Nara is neat

The last time I was in Japan (a little over a year ago), I’d wanted to go to Nara. I’d quite a bit about it, but just hadn’t gotten the chance to go. So when we planned this out, and happened to be spinning through Japan on our way home, it was a very fortunate happenstance that both of us wanted to be there.
Nara, as it turns out, is a very neat little city. Make no mistake, this is most definitely no town. But it doesn’t feel large. At least, if you’re within the “walled” portion. (I’m not sure if there’s an actual wall, but that’s what it looks like on the maps we’ve seen.)
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Adventures in Mongolia

We’re back in Ulaan Baatar after a few days out in the Mongolian wilderness. It’s a brief return — we hit the #24 train to Beijing at 8:00 tomorrow morning. (It’s about 21:30 right now, as I’m writing this.)
Without question, Mongolia has been the highlight of this adventure. Unless something really spectacular comes up that somehow manages to sway us (which I doubt will happen), then Mongolia will be the thing on the trip. Also without question, we would heartily recommend coming to Mongolia (and soon, before the rest of the world discovers how cool this country is) and signing up with Nomadic Journeys. They take far too good care of you.
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A little scoot around Ulaan Baatar

We arrived early this morning. We were up by 5:00, but only arrived an hour later or so. After a sort-of-nap (couldn’t sleep), we were picked up by our guide (again; she’d also taken us to the hotel from the station) and shown around the city.
First up was Sukhbaatar Square — a large open area in front of the Mongolian Parliment. It’s sort of like Red Square, but is named after a man who is credited with being the hero of Mongolia, who led the armies who finally pushed China out of “outer Mongolia” and declared an independant Mongolia. He died mysteriously (insert obligatory conspiracy theory here) and is buried at the north end of the square in a mausoleum. Unlike Lenin and Mao, however, you can’t get in to see him.
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Da svidanya Rossiya

Well, we’ve reached the end of our time here in Russia. Tomorrow morning, early, we’re off to Mongolia. And a 10+ hour border-crossing, so we’re told. It’s simultaneously a horror story and a quest of patience, so it seems.
After we arrived last night, literally 10 minutes into being in our new hotel room, the phone rang. It was “Helga from St. Petersburg”. Being more than just a little out of it, I assumed Helga was our tour operator, and was arranging our tour for tomorrow. She said she would be in the hotel, and we could meet her in the “cafeteria” (more like a bar with food). This was great since she had our train tickets to Ulaan Baatar, and would give us the details for our tour to the Datsun — the Buddhist template near Ulan Ude.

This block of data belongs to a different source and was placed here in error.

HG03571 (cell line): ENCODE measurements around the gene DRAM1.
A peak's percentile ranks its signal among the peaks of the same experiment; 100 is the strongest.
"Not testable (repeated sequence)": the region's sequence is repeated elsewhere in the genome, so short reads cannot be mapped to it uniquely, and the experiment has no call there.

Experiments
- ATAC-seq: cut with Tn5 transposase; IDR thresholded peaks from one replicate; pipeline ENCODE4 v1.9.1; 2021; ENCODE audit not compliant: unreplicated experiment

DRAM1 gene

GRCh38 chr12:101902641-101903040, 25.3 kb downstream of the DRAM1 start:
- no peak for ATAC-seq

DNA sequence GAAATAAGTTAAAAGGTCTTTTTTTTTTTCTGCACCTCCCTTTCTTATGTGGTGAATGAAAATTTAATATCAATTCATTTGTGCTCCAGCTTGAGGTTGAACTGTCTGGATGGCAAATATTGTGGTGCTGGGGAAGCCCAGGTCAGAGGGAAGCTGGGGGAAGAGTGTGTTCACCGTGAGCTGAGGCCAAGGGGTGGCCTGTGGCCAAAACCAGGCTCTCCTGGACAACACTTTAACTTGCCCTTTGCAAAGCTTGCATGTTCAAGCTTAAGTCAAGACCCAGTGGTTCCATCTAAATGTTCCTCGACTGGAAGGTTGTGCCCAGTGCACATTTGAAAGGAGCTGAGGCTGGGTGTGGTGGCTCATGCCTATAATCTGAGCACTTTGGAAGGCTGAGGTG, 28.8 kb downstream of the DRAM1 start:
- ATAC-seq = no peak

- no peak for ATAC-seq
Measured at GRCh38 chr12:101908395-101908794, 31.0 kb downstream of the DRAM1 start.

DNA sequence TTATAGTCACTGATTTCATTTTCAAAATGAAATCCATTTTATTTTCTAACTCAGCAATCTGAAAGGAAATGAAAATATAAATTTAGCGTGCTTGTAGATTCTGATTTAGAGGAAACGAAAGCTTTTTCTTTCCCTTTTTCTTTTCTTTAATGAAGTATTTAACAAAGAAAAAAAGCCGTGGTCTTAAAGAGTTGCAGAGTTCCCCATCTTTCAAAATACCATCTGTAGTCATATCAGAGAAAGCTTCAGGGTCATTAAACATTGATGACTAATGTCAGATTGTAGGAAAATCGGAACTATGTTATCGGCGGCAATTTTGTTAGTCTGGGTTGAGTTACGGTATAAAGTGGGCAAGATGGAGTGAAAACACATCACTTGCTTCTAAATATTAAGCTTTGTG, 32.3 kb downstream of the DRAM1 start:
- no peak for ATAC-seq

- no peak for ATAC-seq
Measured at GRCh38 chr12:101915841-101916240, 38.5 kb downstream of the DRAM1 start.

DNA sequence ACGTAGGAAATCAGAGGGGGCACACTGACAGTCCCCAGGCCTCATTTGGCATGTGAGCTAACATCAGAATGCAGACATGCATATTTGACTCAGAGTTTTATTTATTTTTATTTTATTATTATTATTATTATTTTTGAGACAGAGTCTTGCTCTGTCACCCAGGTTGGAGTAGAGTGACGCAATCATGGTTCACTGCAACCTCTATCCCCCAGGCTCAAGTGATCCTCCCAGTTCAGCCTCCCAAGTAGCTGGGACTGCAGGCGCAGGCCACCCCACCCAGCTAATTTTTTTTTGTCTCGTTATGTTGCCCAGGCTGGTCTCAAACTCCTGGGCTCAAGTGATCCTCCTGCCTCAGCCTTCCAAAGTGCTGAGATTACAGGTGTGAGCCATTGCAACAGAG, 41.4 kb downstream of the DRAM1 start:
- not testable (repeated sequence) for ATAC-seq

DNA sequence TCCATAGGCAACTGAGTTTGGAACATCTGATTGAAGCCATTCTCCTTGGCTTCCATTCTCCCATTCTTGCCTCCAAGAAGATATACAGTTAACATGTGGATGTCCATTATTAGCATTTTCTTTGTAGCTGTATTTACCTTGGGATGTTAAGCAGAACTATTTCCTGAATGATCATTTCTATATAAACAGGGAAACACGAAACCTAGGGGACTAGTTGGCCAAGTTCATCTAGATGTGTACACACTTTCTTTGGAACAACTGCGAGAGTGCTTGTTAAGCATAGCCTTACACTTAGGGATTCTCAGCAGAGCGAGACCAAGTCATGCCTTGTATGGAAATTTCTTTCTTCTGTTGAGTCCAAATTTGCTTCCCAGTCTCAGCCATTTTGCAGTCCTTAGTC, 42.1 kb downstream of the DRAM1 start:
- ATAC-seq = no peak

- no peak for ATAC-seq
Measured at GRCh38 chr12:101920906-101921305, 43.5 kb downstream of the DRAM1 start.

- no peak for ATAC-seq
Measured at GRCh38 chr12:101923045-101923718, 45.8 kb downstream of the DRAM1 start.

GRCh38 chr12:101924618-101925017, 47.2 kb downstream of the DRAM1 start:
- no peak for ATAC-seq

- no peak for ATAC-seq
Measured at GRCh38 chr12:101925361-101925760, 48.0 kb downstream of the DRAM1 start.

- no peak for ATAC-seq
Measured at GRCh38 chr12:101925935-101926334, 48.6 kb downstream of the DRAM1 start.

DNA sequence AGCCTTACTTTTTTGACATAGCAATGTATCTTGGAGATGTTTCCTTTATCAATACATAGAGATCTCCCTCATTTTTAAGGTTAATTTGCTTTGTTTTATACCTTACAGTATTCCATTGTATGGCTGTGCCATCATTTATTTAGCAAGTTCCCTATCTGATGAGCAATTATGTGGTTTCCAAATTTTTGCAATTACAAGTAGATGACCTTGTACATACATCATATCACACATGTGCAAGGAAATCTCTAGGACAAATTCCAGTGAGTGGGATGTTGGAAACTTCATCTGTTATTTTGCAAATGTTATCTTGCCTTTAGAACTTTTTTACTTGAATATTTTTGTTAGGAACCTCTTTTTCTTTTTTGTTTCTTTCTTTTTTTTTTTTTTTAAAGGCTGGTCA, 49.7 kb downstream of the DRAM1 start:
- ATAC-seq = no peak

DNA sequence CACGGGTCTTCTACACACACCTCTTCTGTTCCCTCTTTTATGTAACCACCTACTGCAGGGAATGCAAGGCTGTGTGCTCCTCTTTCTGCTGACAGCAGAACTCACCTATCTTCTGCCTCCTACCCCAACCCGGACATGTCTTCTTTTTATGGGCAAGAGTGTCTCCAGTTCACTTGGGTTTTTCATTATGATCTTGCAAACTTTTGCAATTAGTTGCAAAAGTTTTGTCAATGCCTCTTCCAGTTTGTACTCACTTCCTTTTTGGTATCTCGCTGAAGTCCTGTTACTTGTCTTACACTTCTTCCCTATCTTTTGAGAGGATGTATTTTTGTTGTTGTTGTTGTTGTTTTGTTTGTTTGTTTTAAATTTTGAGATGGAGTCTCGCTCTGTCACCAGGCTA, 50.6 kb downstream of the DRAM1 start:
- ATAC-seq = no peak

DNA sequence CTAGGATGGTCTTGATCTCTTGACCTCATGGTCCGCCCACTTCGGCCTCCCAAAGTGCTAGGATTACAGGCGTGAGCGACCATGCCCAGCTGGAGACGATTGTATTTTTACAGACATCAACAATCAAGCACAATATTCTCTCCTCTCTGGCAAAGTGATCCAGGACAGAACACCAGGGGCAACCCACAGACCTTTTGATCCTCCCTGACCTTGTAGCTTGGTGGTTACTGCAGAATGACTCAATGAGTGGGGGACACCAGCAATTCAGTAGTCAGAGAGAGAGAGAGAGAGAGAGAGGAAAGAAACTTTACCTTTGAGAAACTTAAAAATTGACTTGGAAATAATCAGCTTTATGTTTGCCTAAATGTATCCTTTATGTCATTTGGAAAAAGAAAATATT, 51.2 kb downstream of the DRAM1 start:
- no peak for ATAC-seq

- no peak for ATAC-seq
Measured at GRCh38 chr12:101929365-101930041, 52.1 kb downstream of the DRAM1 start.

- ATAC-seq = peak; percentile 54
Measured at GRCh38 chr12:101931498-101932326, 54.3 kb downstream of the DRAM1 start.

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Turning Japanese Again, Kamakura

We were up a little earlier than the previous few days, so we could catch a good train out to Kamakura, our excursion for the day.
Kamakura is a small town south of Tokyo, about an hour and three-quarters away from Yotsukaido. From 1192 to 1333, Kamakura was the feudal capital of Japan. There are no signs of its previous governmental past today, but the marks of its present status as a religious centre are very clear. The area is peppered with no less than 84 shrines and temples. Less than Kyoto, but Kamakura is a much smaller area.
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Turning Japanese Again, Touring Tokyo (still)

The alarm went off early. Earlier than usual, anyway. Jen was still sleeping, so I thought I’d let her sleep a bit longer. But at 9:00, I got her going.
Unforunately, Jen started off with a killer headache, so she didn’t move very quickly. Compound to that a very irregular bus schedule and not being able to catch a limited express to Tokyo wound up pretty much killing the point of today’s journey — going to Nikko.
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Turning Japanese Again, Kyoto Nishi Honganji Temple

Today, we experienced what can only be the most terrifying thing I’ve ever experienced. The earthquake hit around 7:30, and shook the entire room. Jen and I leapt from bed, and I dragged her into one of the doorways — supposedly the safest place to be during an earthquake. The rumbling continued for a good 30 seconds (not that I was timing, but it was certainly a long shake) before things settled down a bit. I don’t know how often Kyoto gets an earthquake, but apparently even our modest little ryokan can handle the stress.
April fool! Had you going, didn’t I? No, there wasn’t an earthquake. Quite the opposite, actually. It would have taken an earthquake to get Jen out of bed.
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Turning Japanese Again, Kyoto Kiyomizu Temple

I was up long before I’d planned to be up. I’d wanted to try and sleep a bit more to get rest for the long day of walking ahead, but my body said it was time to rise, and so it did.
Besides, the racket of Kyoto on the move outside the window pretty much precluded any additional sleep.
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Turning Japanese Again, Shinkansen to Hiroshima

No hangovers. This was a good way to start the day, even if it was a lot earlier than Jen really would have liked. (Mind you, Jen likes noon as a wake-up time.)
It was warm in the room. The Japanese seem to like it warm. Even trying to turn the heat down didn’t help. Twenty-four degrees is just uncomfortable. We rose, repacked our bags, and prepared for the trip to Hiroshima. Neither of us were particularly hungry, so would skip breakfast. Chris called to inform us of the paper shinkansen schedule, which we’d found out about the night before.
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